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Eagle Scout Award


     Should Eagle Scouts return their Eagle Scout Awards to the Boy Scouts of America's national offices to protest the BSA's continued practice of discrimination?

     As an Eagle Scout, this question is extremely personal. As with other Eagle Scouts (there are no such things as "former Eagle Scouts," there is an old saying, "once an Eagle, always an Eagle"), I spent years as a scout in a variety of troop leadership positions, worked on many merit badges, and completed a time-consuming service project (for which I also received an award from my city). So, even considering parting with one's Eagle Scout Award is a very personal and soul-searching experience.

     Many within the BSA belittle and laugh at the actions of those Eagle Scouts who return their Eagle Scout Awards. Such disdain from active volunteer scout leaders is a clear indication of the organization's lack of scouting's basic principles. Some scouters seem to fixate on the medal itself and dismiss both the symbolism the medal represents, as well as the symbolism of returning the medal. It is ironic that these scouters dismiss the symbology, when the entire BSA program is predicated on symbolism: fleur de lis, scout sign, scout handshake, the uniform, the entire advancement program, flags, etc. To scorn symbolic actions when the entire scouting program is wrapped up within symbols indicates that they have no basic understanding of scouting whatsoever.

     It should be noted that this recent wave of Eagle Scouts returning their Eagle Scout Award to the BSA is not new. After the Supreme Court upheld the BSA's right to discriminate against whomever it wishes to do so in 2000, many Eagle Scouts returned their Eagle Scout Awards to the BSA. Also, many Eagle Scouts who joined the National Eagle Scout Association (usually at the time they earned their Eagle and their membership was paid for by family or friends), found themselves expelled from the NESA when they learned that they were either non-heterosexual or non-theistic.

     At that time, as well as today, the BSA has downplayed the number of Eagle Scouts who have returned their awards. Given the Internet today, it is easier to document the number of Eagle Scouts who have stated that they returned their awards and compare it with the BSA's "less than 10" obvious tall tale. Given the BSA's inability to follow the first point of the Scout Law – "A Scout is Trustworthy" – one has to wonder if returning an Eagle Scout Award will have any impact?

     Some have decided to send their Eagle Scout Award to Scouting for All, to not only truthfully account for such actions, but to hold the awards in trust until the day the BSA ends its discriminatory practices. This might be the smarter course of action to take given the BSA's inability to be trustworthy.

     But, I would challenge those Eagle Scouts who do consider the BSA's current membership policies to be antithetical to scouting's principles to do the following:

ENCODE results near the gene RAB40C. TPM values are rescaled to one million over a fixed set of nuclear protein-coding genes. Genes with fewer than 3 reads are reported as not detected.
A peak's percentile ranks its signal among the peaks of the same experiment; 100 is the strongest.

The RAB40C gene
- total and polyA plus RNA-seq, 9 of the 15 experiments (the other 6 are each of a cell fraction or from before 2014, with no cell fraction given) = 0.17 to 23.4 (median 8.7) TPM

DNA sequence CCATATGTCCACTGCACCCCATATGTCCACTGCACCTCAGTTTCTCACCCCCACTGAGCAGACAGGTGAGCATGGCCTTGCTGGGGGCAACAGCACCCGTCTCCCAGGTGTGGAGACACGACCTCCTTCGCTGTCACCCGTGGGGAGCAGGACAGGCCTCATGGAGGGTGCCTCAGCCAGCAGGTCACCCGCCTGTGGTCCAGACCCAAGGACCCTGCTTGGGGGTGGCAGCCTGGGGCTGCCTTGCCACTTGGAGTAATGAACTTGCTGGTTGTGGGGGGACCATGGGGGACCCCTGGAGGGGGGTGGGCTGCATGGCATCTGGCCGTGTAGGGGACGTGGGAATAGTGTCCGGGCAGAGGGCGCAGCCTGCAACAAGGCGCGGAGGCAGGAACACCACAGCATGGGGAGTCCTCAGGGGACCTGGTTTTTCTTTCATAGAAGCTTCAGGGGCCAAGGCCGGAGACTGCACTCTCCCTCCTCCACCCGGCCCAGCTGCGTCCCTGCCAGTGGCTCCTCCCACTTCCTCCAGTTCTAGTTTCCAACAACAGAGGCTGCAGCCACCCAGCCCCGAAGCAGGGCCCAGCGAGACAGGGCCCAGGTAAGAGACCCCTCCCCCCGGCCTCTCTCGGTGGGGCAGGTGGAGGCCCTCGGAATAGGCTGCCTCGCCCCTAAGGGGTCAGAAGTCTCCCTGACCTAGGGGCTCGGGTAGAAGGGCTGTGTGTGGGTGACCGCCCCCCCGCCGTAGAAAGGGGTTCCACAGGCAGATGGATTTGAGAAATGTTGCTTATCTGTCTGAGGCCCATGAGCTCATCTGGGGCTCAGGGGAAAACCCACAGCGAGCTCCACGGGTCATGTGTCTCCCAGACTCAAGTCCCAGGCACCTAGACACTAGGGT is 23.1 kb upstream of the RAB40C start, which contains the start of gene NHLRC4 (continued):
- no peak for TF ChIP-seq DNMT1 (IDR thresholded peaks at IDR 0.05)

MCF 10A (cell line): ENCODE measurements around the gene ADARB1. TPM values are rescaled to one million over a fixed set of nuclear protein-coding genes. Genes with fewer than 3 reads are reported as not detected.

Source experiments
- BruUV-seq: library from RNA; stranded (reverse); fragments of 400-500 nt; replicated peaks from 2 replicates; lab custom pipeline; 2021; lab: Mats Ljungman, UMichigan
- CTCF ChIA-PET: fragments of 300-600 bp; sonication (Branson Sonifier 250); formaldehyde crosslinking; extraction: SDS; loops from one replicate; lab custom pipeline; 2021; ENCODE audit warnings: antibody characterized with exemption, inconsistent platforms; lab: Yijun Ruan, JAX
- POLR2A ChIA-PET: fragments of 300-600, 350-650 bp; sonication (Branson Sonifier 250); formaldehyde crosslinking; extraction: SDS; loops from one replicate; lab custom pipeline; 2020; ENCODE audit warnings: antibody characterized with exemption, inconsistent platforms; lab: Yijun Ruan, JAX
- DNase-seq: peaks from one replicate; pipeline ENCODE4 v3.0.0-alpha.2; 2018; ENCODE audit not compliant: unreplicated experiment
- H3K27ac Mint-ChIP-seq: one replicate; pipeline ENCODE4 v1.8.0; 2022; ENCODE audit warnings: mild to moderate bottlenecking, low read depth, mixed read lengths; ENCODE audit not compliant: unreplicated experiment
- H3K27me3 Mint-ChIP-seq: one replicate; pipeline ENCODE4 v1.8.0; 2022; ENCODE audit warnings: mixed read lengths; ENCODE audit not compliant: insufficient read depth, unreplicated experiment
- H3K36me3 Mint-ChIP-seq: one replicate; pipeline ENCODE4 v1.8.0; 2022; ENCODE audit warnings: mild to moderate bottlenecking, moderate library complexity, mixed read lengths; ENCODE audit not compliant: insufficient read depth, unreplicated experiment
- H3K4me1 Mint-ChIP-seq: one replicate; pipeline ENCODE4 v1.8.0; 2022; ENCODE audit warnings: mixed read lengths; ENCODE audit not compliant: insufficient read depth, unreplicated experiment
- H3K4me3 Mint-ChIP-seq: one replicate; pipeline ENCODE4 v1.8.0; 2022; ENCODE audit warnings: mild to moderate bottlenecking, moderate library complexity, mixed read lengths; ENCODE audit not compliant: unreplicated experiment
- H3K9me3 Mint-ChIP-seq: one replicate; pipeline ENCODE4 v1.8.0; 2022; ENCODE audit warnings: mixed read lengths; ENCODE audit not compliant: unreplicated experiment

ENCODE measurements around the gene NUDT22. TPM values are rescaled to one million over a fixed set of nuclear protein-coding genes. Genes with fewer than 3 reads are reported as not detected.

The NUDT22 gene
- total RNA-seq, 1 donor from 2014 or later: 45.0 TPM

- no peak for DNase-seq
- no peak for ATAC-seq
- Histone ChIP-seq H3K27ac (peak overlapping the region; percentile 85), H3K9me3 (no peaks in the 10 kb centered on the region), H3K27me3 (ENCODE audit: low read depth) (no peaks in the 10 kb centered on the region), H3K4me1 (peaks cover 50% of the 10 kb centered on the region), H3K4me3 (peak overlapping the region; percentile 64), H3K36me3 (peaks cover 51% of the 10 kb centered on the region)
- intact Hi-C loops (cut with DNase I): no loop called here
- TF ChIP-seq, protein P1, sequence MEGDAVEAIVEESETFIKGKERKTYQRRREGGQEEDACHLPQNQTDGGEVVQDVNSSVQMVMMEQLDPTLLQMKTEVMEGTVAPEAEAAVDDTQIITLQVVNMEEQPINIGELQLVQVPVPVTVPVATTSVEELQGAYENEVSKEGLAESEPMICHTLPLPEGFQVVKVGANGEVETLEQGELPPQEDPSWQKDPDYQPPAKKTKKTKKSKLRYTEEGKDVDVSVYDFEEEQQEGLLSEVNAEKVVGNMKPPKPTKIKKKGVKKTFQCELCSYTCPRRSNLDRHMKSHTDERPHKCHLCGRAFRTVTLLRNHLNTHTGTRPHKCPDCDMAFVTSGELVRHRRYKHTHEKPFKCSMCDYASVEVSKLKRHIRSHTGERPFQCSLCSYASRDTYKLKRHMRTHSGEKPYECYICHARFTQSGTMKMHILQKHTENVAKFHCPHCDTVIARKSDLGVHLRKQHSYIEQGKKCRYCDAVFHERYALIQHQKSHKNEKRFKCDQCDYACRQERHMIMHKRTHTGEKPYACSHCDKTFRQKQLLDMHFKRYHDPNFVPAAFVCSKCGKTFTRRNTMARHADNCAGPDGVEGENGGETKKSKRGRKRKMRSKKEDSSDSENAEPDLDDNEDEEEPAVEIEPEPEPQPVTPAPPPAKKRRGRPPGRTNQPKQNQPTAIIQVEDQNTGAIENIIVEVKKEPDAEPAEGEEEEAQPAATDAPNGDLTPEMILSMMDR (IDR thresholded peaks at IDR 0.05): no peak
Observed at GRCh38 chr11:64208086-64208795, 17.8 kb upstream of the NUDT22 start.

• Write a letter to the editor of your local newspaper(s) denouncing the BSA's policies.
  • Contact the local United Way chapter and find out if they have a non-discrimination policy (religious belief and/or sexual orientation) in regards to with which organizations that they give money. If so, do they give ANY money to the local council? If so, ask them why?
  • Does your local public school permit the local council to recruit public school children during instructional time? If so, why?
  • Does your local public school provide free or reduced rental costs to local scout units that are not available to any other organization? If so, why?
  • Does your local council insist that they are "inclusive," yet do not mention sexual orientation as not being a bar to membership ANYWHERE? If they insist that they are "different" from BSA national, tell them you're gay/atheist and ask for a membership application and see what happens.
  • Have you talked with friends and family members about the BSA's policies and how destructive it is to children to learn that some people are second class and immoral, because of their religious beliefs or sexual orientation? What about friends who have children that are scout-age? Are they thinking of having their children join the BSA?

     The bottom line is that returning your hard-earned Eagle Scout Award to the BSA is a symbolic action. Yes, a powerful symbolic action, but at the end of the day, what has it accomplished? Yes, the media storm has been fantastic, but once you placed that package in the mailbox, then the hard work begins – changing the BSA's policies.

     Personally, my Eagle Scout Award is hanging on my wall in my home office. I don't intend to return it to the BSA, because it is MINE. However, I intend to do whatever I can to make the public aware of the BSA's discriminatory practices and urge pressure to be brought to bear on the BSA to change their policies. What will you do?

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